Too afraid to try the glass-jar capture
I squashed it against the baseboard.
When my mother arrived at the mortuary they asked
if I wanted to see her. They warned me she’d squashed
her face against the headboard. I was afraid.
Its elegant legs were crumpled
to a black tangle. A dirty rag.
Black as ever, rags of tangled hair
half hid her lovely face.
I told it I was sorry. Out loud.
She used to say “Sorry doesn’t help.”
Once I was bitten by a poison spider.
My foot grew a purple sock.
She never hit me but sometimes
she’d pinch my arm purple.
I still think spiders are the jewelry
of the animal world.
I cut my teeth on all 14 carats
of her gold bracelet.
It took me two days to get up nerve
to scoop up the corpse in toilet paper.
I held her head over the toilet
As she retched.
Her skull felt tiny in my hands.
It crunched. Sickened I threw it
in the toilet and watched
it disappear down the drain.
Her keepers at the hospital said
her body in a corner of her crib was so tiny
they thought she’d disappeared.
A thousand eggs hide in my house.
Rag and leg-bone, I’m her egg.
The Boy in the Bovril Ad
I’d like to beat him up
I’d like to kill him
My children said back
when they were children
about the boy in the Bovril ad
I bought in a vintage shop
and framed in a bright red frame
to pick up the apples in his cheeks
and hung in the kitchen
Was it his huge blond head
his so-pleased-with-himself smile
the chest/belly he thrust out
(hands on hips in the classic
What A Big Boy Am I pose)
his little jumper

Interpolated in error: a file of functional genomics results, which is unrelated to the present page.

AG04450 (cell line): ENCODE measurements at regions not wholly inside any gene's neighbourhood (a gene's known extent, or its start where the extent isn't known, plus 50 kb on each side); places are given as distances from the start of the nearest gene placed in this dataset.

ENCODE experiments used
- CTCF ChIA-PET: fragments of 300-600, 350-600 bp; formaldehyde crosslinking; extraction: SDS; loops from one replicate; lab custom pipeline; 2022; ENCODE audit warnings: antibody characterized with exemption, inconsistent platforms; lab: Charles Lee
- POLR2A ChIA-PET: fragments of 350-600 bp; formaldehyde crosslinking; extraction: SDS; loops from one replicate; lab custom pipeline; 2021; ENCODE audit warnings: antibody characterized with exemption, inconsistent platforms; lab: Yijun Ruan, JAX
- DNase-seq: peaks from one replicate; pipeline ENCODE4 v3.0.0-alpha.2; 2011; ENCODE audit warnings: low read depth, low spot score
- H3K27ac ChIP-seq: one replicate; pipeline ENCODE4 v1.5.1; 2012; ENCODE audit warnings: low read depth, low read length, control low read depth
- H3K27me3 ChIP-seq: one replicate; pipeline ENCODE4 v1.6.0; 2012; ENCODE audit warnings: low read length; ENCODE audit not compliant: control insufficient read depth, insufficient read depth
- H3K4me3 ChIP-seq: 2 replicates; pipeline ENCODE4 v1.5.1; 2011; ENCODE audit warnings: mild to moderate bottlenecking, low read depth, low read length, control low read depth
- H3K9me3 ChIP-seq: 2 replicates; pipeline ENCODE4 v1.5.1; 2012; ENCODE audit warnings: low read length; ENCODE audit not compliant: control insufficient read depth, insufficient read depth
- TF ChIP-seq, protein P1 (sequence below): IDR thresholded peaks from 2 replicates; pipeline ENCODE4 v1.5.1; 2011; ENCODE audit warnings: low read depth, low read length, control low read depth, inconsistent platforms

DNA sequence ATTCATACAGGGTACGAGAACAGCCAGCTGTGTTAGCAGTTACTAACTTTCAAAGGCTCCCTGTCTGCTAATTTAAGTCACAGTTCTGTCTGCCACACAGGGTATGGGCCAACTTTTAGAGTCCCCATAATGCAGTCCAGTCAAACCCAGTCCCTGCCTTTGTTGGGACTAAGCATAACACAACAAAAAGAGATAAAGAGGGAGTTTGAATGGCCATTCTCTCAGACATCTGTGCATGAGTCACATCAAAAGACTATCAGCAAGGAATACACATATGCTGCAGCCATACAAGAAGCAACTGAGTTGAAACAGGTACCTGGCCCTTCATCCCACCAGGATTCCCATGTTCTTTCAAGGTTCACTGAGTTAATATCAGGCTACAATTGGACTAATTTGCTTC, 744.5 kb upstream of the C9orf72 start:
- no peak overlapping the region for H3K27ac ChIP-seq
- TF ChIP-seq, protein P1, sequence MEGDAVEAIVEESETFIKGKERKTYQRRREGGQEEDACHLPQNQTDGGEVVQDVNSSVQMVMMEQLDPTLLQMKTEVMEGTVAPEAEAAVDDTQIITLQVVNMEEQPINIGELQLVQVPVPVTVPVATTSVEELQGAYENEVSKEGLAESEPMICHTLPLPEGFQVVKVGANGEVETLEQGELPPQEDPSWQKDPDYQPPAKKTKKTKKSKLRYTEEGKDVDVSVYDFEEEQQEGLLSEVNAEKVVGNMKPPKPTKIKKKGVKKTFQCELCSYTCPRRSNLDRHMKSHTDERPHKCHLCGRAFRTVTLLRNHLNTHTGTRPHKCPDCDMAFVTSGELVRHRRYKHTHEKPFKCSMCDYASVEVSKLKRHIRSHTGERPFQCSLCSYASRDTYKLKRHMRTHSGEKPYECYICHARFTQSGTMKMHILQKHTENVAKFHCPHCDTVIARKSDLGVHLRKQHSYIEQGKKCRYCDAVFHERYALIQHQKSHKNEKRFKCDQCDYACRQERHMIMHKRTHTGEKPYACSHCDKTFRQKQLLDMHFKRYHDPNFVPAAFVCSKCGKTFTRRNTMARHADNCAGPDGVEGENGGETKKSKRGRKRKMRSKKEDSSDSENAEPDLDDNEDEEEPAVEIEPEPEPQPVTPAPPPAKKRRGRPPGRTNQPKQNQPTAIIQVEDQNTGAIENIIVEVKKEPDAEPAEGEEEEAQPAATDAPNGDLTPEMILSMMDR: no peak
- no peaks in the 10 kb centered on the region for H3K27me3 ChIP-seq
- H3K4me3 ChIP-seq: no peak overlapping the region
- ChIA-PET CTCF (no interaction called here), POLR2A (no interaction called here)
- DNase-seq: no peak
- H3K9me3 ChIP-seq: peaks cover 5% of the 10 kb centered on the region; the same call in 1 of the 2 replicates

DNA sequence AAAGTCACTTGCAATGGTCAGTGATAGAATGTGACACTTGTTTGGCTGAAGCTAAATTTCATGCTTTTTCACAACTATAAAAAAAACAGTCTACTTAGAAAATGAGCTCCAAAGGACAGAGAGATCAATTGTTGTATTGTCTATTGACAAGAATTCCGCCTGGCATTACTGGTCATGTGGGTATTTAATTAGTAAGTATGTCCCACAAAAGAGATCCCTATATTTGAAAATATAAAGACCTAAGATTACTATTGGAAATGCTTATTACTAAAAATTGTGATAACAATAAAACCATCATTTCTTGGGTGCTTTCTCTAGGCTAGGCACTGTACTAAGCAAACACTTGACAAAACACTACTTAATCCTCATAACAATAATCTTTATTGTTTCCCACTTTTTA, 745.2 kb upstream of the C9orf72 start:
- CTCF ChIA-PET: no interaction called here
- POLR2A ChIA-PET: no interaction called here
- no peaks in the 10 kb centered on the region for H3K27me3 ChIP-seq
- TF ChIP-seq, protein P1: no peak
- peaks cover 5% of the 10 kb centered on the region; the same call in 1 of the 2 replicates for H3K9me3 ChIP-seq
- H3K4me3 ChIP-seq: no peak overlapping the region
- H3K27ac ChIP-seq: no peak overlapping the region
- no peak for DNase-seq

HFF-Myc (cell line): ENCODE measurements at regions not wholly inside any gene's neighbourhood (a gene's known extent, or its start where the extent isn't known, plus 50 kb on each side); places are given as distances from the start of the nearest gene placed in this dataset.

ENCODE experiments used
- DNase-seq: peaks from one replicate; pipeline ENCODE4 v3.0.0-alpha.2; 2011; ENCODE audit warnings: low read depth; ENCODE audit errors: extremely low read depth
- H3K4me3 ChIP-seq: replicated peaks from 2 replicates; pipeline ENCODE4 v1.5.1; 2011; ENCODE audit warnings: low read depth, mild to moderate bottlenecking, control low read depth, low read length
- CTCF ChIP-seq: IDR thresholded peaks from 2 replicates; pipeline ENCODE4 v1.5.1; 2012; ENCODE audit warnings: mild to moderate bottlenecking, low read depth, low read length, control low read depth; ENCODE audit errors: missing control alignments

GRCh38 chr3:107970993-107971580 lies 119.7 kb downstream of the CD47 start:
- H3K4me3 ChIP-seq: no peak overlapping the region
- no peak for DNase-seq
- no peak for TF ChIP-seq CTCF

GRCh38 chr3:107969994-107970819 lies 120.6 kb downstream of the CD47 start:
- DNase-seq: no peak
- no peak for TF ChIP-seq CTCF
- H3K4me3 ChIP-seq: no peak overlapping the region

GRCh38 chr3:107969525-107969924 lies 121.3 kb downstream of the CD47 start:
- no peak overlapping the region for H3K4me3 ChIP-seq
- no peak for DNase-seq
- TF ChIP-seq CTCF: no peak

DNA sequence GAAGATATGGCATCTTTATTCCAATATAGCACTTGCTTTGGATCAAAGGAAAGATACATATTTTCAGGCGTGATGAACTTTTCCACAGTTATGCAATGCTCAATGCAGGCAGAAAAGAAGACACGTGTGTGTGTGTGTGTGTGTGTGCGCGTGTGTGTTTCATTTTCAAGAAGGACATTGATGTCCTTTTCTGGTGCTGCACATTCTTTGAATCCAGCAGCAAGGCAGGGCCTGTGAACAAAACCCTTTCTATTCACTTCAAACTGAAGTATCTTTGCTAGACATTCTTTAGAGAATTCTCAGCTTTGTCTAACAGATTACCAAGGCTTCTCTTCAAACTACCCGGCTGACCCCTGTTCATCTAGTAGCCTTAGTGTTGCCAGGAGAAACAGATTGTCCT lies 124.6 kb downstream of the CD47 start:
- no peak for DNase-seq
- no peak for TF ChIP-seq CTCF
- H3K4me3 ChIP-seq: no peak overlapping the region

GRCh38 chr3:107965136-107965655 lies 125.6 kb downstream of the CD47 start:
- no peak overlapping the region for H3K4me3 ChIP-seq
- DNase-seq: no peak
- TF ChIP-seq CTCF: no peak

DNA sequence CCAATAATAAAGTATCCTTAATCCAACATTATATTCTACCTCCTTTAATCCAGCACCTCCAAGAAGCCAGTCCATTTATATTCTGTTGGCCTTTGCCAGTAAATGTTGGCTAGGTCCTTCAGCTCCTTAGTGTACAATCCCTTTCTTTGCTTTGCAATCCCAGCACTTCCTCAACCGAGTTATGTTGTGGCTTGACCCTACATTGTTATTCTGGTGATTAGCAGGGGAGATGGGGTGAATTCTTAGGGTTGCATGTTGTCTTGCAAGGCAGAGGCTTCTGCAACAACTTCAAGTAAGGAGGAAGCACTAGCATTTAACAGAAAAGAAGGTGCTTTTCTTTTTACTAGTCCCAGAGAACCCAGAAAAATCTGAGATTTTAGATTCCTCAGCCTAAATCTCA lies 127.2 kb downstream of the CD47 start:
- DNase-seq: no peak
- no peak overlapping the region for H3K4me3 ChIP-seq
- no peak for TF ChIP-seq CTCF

his teenytiny t-strap sandals?
l hate him too
come to think of it
little smirking Brit
but he looks good hanging
in the kitchen plus some
fifty years later
I think back to my children’s
and start laughing
all over again
then I remember that
the real reason
we hated the Bovril boy
was he reminded us
of a real kid on the block
who tattled on everybody
and I feel a little bit bad
and I start laughing again
what the Bovril boy
(little bratty tattling bastard)
says about my mothering
© Clarinda Harriss
Clarinda Harriss is a professor emerita of English at Towson University, She continues to serve as corporate president and editor-in-chief of BrickHouse Books, Inc., MD’s oldest literary press; to work with prison writers; to give free workshops at various venues; to boast two children and 5 grown-up grandchildren. Her most recent poetry collection is Innumerable Moons, with illustrations by Peter Bruun; its theme is her recent 6 years of being the loving caretaker of an Alzheimer’s sufferer.